brother/illegal shakedown issues that some people predicted,” he said.
How do you get a REAL ID compliant license and
when can you get?
Here’s where things can
The Department of
Homeland Security (DHS) has been phasing in enforcement of the REAL ID Act in
an effort to give states time to become compliant with the rules and to begin
issuing enhanced driver’s licenses and ID cards in time for the October 1, 2020
Most states are
currently in compliance (see this map) with the REAL ID Act and are able to issue upgraded licenses and IDs.
Seven states (Oregon,
Oklahoma, Kentucky, Pennsylvania, New Jersey, Rhode Island and Maine), plus
American Samoa, have been granted extensions with varying deadlines for meeting
the rules. (Some have until August 1, 2019 while others have until October 1,
California’s status regarding REAL ID compliance is listed as “Under Review” with a much shorter deadline of May 24, 2019 for achieving compliance.
It is possible these extensions will be extended if the states show they’re making progress. But time is running short.
What this means:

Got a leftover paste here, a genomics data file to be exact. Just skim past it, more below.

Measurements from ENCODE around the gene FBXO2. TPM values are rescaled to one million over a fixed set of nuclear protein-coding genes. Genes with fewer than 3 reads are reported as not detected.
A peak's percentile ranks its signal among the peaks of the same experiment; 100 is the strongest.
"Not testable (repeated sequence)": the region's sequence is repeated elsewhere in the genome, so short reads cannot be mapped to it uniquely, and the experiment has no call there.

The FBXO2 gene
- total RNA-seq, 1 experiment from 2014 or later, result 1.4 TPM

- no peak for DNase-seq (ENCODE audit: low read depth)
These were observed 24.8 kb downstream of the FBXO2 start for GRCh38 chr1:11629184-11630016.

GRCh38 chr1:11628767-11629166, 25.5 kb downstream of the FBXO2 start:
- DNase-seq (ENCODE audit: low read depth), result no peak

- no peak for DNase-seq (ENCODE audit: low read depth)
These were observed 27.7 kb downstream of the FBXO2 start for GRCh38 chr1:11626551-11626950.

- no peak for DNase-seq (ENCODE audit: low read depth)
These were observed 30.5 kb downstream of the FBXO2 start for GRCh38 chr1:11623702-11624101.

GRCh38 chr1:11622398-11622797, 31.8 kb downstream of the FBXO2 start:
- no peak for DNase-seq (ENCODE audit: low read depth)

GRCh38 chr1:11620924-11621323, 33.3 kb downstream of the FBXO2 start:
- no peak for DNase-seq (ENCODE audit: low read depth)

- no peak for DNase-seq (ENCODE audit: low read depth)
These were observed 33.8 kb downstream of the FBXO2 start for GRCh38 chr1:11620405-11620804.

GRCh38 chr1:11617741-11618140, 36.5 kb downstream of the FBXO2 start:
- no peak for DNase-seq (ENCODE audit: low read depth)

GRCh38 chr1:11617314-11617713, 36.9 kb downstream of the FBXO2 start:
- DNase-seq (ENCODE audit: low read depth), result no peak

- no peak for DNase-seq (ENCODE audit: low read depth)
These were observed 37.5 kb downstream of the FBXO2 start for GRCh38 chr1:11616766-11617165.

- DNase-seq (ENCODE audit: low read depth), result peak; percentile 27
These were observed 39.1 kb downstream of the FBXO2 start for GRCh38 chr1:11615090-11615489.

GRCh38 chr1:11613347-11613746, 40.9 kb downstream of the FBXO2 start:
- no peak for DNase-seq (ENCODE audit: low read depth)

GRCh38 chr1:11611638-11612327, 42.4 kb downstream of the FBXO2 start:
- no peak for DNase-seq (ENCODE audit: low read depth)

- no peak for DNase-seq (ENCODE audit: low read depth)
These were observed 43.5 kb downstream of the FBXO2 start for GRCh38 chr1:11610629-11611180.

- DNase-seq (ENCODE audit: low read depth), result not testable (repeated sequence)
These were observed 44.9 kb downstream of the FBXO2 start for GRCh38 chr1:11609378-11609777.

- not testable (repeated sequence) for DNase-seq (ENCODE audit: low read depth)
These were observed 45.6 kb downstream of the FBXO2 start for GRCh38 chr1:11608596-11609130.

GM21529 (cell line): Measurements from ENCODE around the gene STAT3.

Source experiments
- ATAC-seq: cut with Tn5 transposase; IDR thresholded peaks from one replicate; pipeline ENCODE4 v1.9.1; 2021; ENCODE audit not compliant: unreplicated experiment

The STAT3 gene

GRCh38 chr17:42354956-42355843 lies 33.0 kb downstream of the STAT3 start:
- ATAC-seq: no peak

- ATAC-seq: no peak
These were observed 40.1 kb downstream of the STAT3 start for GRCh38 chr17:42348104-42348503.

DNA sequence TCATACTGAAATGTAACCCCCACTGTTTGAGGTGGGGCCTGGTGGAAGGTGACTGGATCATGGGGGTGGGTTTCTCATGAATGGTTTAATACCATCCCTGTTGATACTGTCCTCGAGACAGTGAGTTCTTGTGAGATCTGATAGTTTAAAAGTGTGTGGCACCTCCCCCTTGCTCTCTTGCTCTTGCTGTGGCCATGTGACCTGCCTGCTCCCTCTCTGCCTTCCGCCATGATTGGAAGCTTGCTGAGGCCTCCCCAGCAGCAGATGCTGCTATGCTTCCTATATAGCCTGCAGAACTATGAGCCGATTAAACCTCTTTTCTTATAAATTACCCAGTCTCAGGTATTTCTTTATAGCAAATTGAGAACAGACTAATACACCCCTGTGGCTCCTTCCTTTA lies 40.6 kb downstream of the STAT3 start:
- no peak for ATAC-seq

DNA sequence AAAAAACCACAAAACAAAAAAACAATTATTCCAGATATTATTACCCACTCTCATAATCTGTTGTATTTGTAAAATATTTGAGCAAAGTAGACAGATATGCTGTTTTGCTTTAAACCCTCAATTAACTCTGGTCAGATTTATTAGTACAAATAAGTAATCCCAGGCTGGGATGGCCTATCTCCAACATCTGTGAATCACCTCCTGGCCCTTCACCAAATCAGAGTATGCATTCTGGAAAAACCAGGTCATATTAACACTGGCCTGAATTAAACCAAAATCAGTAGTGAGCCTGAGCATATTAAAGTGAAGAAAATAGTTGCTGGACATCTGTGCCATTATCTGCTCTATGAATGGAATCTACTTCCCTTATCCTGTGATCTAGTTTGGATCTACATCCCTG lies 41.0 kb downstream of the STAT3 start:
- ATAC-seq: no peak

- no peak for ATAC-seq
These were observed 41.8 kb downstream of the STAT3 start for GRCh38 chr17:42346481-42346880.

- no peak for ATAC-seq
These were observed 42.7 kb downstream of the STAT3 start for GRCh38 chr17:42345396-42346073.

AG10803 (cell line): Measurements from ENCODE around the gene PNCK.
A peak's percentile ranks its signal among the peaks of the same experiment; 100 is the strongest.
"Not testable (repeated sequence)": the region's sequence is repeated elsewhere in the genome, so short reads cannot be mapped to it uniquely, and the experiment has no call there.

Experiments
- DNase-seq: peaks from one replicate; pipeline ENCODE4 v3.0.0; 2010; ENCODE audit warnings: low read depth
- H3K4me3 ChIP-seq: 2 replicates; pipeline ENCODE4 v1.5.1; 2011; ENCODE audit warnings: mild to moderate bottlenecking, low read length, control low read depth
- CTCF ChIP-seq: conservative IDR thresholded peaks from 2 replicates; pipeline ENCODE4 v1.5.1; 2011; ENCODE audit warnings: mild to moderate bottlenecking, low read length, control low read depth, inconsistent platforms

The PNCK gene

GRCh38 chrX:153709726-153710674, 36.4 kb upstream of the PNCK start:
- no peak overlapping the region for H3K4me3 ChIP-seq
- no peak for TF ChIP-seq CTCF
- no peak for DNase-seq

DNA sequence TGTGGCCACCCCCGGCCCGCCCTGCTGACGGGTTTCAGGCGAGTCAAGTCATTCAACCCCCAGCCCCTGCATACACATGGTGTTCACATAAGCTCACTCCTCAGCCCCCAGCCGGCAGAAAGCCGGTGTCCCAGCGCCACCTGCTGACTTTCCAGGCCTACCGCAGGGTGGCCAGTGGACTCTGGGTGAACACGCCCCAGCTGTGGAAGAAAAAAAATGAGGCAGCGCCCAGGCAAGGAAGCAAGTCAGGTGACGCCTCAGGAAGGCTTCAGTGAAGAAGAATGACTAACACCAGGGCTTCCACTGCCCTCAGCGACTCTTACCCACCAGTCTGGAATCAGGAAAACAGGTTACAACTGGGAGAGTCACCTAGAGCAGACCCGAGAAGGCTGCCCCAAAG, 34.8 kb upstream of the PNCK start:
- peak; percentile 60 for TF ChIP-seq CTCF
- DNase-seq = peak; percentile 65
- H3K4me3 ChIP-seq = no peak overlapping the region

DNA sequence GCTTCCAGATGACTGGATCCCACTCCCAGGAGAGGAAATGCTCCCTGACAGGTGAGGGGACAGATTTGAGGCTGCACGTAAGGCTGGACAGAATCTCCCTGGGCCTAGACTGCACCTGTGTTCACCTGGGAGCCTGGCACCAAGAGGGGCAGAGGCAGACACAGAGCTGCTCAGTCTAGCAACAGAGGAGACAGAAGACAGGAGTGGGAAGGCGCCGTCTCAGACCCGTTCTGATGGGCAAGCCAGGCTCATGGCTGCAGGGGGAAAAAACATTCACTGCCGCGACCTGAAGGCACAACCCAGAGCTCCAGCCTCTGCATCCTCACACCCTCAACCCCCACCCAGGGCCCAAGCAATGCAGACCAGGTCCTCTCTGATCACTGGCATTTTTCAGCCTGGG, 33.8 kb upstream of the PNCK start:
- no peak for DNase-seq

If your current driver’s
license or ID card is from a compliant state, TSA will accept it at airports
until September 30, 2020. Starting October 1, 2020, though, licenses and IDs from
these – and every state – will need to bear a star or special symbol that shows
it has been upgraded to conform to the new minimum security standards.
If your current license
is from one of the seven states that has been given an extension, or from
California, then it is good until the date the extension expires. After that,
if the state isn’t given another extension, is it possible TSA will require an
additional or alternate form of ID (i.e. a passport) between the extension
expiration date and September 30, 2020.
Come October 1, 2020,
though, licenses from these extension states will also need to have the star or
symbol that shows is has been upgraded to meet the new minimum security
Getting ready for October 1, 2020
Signs about the REAL ID